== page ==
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Film Fest 919 Review: ‘Uncle Frank’ is an Engaging Drama from Alan Ball

Courtesy of Miramax
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When American Beauty was first released, Alan Ball was rightly hailed as an exciting new voice in film. Since then, he’s largely focused on the small screen, creating Six Feet Under and True Blood. On the big screen, he’s really only had his directorial debut, Towelhead, to follow up American Beauty with. Now, Ball has made his sophomore feature with Uncle Frank, a flawed yet very engaging drama. In another time, this would have been a surefire Oscar player. Now, it’s mostly just a quality independent flick, a throwback to another era of filmmaking. Playing at Film Fest 919, it’s an indie that’s well worth your time when it comes out in November.

Uncle Frank manages to find some humor in an ultimately rather tragic tale. A lot of the beats in Ball’s story here are ones we’ve seen before, but they’re just slightly askew, making the experience more unique. Plus, there’s some really impeccable acting here, led by Paul Bettany in his finest role to date. The acting and warmth on display overcome any narrative missteps or sense that we’ve seen this all played out before. It’s not perfect, but by the end, you’ll undoubtedly be moved.

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The Bledsoe family is a tight-knit clan, led by a close-minded patriarch in Daddy Mac (Stephen Root). They all seem to get along, with the exception of Daddy Mac and Frank (Bettany), his eldest son. While the rest of the family either doesn’t know or pretends when it comes to Frank’s sexual orientation, his father was well aware and never accepted it. A confrontation drove him from home once upon a time, and he never expected to return. Now in 1973, he’s visited by his niece Beth (Sophia Lillis), who has moved to New York to attend college. Shortly, however, h’es about to be pulled back from his life in as a professor in New York City, due to Daddy Mac’s death.

Traveling home for the funeral with Beth and his partner Wally (Peter Macdissi), Frank drinks, reflects back on his confrontation with his father, and worries about his family. After all, younger brother Mike (Steve Zahn) and his wife Kitty (Judy Greer), who are Beth’s parents, aren’t exactly the most enlightened of people. But, he does miss his mother (Margo Martindale), so the prodigal son does return. There, he’s surprised not just by his family, but by one last message from Daddy Mac.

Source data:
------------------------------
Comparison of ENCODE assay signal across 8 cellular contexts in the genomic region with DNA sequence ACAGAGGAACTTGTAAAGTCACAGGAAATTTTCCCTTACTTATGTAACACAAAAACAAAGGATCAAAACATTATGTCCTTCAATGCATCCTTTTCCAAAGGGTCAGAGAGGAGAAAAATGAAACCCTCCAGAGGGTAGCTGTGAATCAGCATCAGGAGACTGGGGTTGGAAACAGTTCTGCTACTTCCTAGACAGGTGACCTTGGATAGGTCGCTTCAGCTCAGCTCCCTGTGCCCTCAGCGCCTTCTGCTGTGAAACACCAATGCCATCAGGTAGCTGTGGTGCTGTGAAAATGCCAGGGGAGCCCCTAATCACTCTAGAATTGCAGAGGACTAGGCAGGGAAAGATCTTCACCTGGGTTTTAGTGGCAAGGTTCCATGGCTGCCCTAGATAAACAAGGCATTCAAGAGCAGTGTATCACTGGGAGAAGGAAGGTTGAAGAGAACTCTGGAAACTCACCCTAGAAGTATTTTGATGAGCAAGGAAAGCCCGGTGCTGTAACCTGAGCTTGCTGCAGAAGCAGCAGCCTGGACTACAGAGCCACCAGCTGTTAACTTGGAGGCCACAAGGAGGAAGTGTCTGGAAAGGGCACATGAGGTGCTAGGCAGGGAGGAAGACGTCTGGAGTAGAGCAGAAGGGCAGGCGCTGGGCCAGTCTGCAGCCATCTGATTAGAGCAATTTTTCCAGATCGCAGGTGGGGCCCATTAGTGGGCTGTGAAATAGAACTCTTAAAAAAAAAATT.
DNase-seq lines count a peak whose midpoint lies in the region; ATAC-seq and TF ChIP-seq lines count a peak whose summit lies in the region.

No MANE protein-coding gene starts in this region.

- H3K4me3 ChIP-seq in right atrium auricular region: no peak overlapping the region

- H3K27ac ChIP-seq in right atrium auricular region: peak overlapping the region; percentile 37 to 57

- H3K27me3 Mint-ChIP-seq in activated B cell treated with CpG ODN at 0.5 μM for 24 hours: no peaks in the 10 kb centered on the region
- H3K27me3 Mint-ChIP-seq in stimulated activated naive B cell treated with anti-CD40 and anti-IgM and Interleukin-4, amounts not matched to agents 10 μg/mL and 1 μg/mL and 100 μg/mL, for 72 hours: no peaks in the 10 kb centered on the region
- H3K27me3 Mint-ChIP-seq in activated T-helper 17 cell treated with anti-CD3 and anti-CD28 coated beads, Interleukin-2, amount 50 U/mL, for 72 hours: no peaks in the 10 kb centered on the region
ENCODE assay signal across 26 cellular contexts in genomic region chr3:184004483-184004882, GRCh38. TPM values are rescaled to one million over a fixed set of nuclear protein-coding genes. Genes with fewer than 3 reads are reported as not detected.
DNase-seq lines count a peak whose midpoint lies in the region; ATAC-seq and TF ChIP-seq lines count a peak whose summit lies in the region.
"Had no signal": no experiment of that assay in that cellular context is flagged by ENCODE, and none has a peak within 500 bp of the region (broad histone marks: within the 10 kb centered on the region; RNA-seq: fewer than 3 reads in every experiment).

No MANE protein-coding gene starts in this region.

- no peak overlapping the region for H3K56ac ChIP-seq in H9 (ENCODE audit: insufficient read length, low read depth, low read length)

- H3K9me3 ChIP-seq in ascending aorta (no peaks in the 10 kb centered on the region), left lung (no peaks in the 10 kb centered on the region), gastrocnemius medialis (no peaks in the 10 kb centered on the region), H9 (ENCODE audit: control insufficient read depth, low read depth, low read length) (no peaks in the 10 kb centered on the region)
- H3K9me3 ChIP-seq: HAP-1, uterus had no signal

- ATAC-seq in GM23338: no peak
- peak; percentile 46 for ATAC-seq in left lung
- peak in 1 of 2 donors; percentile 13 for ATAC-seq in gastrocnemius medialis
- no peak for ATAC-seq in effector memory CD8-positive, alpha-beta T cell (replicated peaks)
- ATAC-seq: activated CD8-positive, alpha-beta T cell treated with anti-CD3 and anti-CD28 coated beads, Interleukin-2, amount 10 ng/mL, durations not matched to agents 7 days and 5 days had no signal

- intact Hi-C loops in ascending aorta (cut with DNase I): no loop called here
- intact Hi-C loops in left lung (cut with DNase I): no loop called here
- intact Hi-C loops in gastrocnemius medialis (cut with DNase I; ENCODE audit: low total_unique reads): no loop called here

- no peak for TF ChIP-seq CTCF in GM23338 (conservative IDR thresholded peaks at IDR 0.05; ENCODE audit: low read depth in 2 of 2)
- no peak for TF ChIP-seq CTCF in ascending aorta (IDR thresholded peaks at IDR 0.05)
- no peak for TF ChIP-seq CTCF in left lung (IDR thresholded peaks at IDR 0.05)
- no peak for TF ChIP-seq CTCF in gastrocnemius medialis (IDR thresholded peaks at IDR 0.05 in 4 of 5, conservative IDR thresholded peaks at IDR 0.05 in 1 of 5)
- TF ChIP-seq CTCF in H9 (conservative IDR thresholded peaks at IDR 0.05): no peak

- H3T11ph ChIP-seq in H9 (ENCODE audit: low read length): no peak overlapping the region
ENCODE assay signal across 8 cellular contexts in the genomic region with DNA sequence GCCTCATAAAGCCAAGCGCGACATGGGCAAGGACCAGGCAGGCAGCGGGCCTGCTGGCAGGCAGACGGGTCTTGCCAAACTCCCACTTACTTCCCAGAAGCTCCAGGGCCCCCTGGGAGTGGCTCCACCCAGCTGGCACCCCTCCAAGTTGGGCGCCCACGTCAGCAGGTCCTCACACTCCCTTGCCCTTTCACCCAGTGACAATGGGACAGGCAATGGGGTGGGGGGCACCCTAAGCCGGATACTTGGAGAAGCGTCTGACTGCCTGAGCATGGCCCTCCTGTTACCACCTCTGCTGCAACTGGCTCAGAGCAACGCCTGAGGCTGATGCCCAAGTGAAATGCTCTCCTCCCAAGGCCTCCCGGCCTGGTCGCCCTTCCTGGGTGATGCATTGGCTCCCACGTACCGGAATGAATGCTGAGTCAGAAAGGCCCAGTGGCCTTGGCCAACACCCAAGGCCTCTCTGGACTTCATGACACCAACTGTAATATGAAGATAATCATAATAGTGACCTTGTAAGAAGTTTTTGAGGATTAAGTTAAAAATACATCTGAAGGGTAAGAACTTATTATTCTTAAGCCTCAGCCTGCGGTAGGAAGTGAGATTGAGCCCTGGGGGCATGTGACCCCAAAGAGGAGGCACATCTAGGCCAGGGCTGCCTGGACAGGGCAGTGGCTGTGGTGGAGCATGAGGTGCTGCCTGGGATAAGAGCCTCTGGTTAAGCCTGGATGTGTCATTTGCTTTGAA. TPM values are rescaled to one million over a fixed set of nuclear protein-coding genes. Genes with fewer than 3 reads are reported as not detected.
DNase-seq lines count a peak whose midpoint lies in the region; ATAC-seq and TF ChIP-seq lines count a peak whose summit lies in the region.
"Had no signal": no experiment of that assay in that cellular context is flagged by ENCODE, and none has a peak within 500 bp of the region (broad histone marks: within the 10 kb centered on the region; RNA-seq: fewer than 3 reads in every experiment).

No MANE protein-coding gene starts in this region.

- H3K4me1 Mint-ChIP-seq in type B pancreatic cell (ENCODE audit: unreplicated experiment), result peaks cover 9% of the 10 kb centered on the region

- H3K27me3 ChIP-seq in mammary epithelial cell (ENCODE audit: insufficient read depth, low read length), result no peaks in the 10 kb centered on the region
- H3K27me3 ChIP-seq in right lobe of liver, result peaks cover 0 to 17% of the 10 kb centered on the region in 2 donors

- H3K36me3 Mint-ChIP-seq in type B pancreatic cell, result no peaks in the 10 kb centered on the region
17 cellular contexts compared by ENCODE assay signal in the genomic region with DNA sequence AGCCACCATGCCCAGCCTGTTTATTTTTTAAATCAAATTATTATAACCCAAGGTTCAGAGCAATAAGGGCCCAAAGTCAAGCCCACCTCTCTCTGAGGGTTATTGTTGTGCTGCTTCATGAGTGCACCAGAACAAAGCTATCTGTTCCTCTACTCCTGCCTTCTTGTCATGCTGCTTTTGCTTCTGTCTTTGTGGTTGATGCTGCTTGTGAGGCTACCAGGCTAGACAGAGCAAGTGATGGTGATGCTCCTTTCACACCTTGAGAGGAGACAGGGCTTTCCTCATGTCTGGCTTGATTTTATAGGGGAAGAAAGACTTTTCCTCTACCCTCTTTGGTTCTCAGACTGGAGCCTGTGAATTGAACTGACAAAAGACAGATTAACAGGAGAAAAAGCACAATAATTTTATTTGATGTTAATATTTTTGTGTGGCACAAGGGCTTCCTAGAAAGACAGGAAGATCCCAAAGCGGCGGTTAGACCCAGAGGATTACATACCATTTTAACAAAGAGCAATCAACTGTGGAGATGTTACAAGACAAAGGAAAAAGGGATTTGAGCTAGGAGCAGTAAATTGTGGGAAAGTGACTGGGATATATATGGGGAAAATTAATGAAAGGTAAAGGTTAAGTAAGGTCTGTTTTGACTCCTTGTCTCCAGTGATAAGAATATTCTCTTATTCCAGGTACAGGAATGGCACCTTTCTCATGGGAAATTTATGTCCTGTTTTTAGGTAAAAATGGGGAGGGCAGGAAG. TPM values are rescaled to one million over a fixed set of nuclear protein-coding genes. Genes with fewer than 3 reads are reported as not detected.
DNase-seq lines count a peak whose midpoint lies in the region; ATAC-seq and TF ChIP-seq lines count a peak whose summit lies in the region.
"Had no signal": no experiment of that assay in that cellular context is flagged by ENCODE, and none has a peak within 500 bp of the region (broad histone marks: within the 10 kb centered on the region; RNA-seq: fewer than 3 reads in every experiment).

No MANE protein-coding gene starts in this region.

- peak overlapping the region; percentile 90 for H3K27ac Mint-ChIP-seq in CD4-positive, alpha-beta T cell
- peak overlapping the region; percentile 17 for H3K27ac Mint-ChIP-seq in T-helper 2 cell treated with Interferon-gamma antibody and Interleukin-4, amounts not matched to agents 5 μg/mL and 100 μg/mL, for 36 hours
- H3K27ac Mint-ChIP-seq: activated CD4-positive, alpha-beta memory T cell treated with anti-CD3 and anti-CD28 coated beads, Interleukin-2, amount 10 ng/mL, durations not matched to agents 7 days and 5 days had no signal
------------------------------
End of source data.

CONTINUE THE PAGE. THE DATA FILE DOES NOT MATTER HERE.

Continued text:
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The acting is really top notch here. Paul Bettany may be best in show, but everyone more than pulls their weight. Bettany and Sophia Lillis have the largest roles, making the most of fleshed out characters, but the supporting cast is terrific. Character actresses like Judy Greer and Margo Martindale, not to mention Lois Smith, provide more than capable support, while Stephen Root is explosive and volatile. Providing key support is also Peter Macdissi, whose character and presents is one of the reasons why Uncle Frank works so well.

Alan Ball is sometimes his own worst enemy here. The sillier moments in Uncle Frank are at odds with the more melodramatic ones. American Beauty handled this better, but Ball is also stronger as a writer than a director, so that difference is apparent here. Notably, the flashbacks to Frank’s younger days crop up too much, killing momentum. Ball is on point with all of the emotional cues, as well as a moving climax, so the good definitely outweighs the bad. There’s just the sense of something great struggling to get out here. Luckily, the strong acting also winds up saving the day.

Uncle Frank has some hiccups along the way, but it’s overall an emotional and satisfying drama, one that ultimately makes you smile. Film Fest 919, taking place down in North Carolina, is a perfect place to showcase this flick, as it calls out for understanding between those who are different. Ball doesn’t always make his message as smooth as it can be, but it winds up being an effective one, all the same.

SCORE: ★★★

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